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Stocks eke out another record close as Fed maps next move

CNBC logo CNBC 9/20/2017 Thomas Franck
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Stocks ended mostly higher Wednesday as traders assessed the Federal Reserve's latest decision on reducing its balance sheet in October.

As markets expected, the U.S. central bank announced it will begin rolling off its $4.5 trillion balance sheet, most of which consists of the Treasurys and mortgage-backed securities it acquired under a program known as quantitative easing.

At the same time, the Fed did not raise its benchmark interest rate from its current 1 percent to 1.25 percent target.

The Dow gained 41 points, recovering from earlier losses to set another record. The S&P 500 added 0.06 percent, also eking out an all-time closing high. The Nasdaq lagged, shedding 0.08 percent. 

Before the announcement, the Fed was widely expected to announce the unwinding of its $4.5 trillion balance sheet starting in October.

"I think the Fed has done a really good job in the past months of letting people know what they're going to do," said Bruce Bittles, chief investment strategist at Baird. "The question mark is in whether there will be any hints about the federal funds rate."

The highly anticipated rollback signals the central bank's effort to reverse the asset purchases it made as part of the extraordinary quantitative easing program it created to save the economy during and after the financial crisis.

Though investors have been largely skeptical of a third rate hike until recently, price data may give the Fed the support it needs. The Labor Department reported that consumer prices rose 0.4 percent last month, making August's gain the largest in seven months and lifting the year-over-year increase in the CPI to 1.9 percent.

Robert Tipp, an chief investment strategist at PGIM Fixed Income, echoed Bittles' sentiments.

"It's a notable day in the sense that there's uncertainty around December," explained Tipp. "They're going to give very explicit guidance right now via the dot plot."

The so-called dot plot charts where individual Fed members expect interest rates to be over the next few years. Policymakers update the chart every quarter.

According to the CME Group's FedWatch tool, investors now see a 56 percent chance of a rate increase by the end of December.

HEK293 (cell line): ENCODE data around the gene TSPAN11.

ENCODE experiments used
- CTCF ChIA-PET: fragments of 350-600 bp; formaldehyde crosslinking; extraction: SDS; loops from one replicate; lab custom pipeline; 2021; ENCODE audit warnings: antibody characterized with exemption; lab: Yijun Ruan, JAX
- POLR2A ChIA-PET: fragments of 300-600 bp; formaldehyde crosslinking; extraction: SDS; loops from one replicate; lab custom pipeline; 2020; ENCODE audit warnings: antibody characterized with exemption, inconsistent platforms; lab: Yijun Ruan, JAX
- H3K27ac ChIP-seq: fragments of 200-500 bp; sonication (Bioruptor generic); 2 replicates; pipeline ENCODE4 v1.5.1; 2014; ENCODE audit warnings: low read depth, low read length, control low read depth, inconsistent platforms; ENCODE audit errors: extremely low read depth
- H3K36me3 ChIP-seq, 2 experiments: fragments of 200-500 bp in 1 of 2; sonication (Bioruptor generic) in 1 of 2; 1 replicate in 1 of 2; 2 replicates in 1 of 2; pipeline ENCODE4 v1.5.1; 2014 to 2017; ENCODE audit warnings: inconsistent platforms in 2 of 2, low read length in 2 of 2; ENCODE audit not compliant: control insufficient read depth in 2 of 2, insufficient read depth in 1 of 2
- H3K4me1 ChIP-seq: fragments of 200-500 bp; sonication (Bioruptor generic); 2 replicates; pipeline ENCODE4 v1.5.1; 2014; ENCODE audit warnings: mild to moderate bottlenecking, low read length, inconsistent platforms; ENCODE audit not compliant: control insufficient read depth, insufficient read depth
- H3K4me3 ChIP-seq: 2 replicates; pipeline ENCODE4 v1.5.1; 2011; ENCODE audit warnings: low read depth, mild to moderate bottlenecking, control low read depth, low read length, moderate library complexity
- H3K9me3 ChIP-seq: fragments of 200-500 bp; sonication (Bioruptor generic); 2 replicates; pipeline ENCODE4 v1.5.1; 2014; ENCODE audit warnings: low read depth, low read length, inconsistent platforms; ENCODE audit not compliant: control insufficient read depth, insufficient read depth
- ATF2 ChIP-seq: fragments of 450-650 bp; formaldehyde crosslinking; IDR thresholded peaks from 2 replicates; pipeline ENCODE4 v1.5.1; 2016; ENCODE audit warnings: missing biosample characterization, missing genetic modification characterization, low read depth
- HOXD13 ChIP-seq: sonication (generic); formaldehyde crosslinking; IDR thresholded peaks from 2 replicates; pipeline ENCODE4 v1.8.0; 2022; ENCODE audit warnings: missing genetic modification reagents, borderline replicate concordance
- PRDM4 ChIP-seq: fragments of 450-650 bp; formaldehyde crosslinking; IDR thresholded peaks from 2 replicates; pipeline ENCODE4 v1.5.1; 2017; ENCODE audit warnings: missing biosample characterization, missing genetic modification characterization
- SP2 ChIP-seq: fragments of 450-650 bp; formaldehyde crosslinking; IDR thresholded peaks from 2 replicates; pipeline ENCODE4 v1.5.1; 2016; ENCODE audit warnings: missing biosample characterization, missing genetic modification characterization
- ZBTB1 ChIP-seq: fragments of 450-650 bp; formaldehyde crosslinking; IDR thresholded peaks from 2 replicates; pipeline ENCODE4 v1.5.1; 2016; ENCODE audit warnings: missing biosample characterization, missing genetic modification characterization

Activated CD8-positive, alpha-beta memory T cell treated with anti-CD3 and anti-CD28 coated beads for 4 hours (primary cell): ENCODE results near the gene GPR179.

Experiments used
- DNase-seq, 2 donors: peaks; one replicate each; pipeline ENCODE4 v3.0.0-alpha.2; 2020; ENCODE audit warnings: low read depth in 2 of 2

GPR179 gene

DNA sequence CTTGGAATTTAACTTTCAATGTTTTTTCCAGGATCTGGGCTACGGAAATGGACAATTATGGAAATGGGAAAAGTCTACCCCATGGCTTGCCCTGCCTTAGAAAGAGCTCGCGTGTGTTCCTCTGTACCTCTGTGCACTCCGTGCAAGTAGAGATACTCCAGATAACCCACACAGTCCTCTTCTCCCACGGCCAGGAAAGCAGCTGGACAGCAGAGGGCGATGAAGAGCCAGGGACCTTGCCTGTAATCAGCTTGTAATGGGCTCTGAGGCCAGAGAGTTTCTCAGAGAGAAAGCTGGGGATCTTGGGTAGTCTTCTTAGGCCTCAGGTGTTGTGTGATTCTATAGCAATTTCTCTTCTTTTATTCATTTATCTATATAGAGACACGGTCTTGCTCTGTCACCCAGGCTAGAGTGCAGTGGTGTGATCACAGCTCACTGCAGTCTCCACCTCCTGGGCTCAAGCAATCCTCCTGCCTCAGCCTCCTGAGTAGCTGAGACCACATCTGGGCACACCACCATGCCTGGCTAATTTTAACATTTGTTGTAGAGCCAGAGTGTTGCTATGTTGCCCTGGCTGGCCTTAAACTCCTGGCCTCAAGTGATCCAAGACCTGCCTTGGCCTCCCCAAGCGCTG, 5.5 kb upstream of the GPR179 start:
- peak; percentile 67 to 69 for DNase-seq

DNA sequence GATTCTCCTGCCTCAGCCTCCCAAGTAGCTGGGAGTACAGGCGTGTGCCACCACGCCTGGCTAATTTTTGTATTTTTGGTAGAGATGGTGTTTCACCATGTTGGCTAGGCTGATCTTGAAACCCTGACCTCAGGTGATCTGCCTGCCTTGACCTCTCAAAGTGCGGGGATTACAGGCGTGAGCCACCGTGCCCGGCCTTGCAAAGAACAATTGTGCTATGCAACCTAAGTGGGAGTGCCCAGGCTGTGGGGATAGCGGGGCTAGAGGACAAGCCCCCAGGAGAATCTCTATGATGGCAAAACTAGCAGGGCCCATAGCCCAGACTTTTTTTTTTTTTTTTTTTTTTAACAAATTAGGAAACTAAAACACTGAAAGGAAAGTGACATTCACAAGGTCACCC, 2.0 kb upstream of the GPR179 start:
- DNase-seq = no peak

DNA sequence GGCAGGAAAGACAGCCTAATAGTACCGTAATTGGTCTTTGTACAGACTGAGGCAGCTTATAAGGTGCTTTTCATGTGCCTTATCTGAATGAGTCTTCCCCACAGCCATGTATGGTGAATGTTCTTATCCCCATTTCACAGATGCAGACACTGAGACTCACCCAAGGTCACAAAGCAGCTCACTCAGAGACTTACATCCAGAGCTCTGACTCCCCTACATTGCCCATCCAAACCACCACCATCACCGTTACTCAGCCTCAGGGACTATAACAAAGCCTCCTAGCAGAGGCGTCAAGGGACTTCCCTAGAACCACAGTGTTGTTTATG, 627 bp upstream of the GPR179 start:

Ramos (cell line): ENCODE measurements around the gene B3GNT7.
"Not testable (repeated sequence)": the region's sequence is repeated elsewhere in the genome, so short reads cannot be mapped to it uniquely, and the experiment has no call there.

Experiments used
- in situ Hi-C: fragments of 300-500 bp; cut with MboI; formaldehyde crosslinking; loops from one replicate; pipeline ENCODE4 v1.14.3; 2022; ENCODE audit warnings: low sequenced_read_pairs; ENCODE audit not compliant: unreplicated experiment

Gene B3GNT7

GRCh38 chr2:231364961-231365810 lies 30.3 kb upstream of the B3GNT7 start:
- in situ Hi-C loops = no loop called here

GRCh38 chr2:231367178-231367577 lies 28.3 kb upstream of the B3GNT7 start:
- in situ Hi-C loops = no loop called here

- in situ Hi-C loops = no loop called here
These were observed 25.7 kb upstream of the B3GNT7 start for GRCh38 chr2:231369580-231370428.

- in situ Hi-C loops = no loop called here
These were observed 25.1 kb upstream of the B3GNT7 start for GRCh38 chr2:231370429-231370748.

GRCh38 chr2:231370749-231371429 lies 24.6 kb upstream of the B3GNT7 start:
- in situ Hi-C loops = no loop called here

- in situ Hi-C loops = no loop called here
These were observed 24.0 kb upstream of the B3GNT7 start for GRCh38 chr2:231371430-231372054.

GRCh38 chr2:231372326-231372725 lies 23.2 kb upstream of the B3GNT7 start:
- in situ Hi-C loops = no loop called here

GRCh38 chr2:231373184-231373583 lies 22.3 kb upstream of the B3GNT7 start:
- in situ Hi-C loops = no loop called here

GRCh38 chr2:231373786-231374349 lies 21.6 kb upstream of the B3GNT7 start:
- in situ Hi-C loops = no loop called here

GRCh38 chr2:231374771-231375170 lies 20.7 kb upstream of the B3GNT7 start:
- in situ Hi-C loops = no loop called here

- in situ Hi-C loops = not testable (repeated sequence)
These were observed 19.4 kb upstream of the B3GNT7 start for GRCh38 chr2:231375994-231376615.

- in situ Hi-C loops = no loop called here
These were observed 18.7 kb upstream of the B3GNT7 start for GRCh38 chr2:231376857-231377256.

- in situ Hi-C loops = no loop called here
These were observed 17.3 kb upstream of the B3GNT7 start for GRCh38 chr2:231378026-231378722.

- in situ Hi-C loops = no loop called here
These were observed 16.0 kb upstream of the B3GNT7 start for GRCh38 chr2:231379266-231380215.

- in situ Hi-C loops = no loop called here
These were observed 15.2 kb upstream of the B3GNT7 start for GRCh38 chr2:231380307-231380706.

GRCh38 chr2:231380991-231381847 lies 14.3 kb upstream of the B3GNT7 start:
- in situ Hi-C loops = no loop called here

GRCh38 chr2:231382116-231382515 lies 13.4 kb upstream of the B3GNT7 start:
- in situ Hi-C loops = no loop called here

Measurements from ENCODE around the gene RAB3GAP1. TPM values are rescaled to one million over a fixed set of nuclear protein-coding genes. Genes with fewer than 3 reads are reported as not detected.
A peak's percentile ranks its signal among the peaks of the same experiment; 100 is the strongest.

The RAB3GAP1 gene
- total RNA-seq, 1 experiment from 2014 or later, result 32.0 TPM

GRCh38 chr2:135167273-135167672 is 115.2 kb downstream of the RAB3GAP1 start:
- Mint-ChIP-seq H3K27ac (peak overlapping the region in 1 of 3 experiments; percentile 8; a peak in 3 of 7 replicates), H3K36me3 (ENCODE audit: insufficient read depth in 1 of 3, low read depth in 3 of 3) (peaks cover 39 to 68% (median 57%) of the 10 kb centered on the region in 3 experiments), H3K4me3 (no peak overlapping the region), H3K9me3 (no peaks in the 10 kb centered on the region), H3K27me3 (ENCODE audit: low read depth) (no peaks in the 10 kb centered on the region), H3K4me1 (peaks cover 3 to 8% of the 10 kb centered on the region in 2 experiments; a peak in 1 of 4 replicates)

Meanwhile, the yield on the 10-year Treasury note fell to 2.23 percent. While yields have fallen over the past six months, they've posted a modest rebound in September. Treasury yields move inversely to their prices.

The U.S. Dollar Index, which measures the greenback against a basket of other global currencies, fell 0.1 percent.

Shares of FedEx rose about 3 percent after trading sharply lower in the premarket. The shipping giant said Tuesday it now expects earnings between $11.05 and $11.85 per share, below its previous projection between $12 and $12.80 per share.

The company said it adjusted its outlook to account for the impact of the TNT Express cyberattack, which FedEx said "significantly affected" the worldwide operations of the segment.

"The FedEx miss doesn't change long-term outlook," wrote Stifel analyst David Ross in Wednesday's note to clients. "[The cyberattack] did not impact any legacy FedEx operations, and the company will have the old TNT operations back to normal in the next couple of weeks."

General Mills was the worst performer in the S&P 500, falling more than 5 percent after the company posted weaker-than-expected profit. Net income fell to $404.7 million while the company earned 71 cents per share, short of Reuters expectations of 76 cents per share.

President Donald Trump tried to rally members of the United Nations to confront threats from North Korea on Tuesday. In a speech to the U.N. General Assembly, Trump said "North Korea's reckless pursuit of nuclear weapons and ballistic missiles threatens the entire world with unthinkable loss of human life."

Though the relationship between the United States and North Korea has been stressed recently, Wall Street has been largely unconcerned and does not foresee armed conflict. Last week, the isolated Asian nation launched a missile that flew over Japan before ultimately landing in the sea.

The National Association of Realtors said on Wednesday existing home sales decreased 1.7 percent to a seasonally adjusted annual rate of 5.35 million units last month. That was the lowest level since August 2016.


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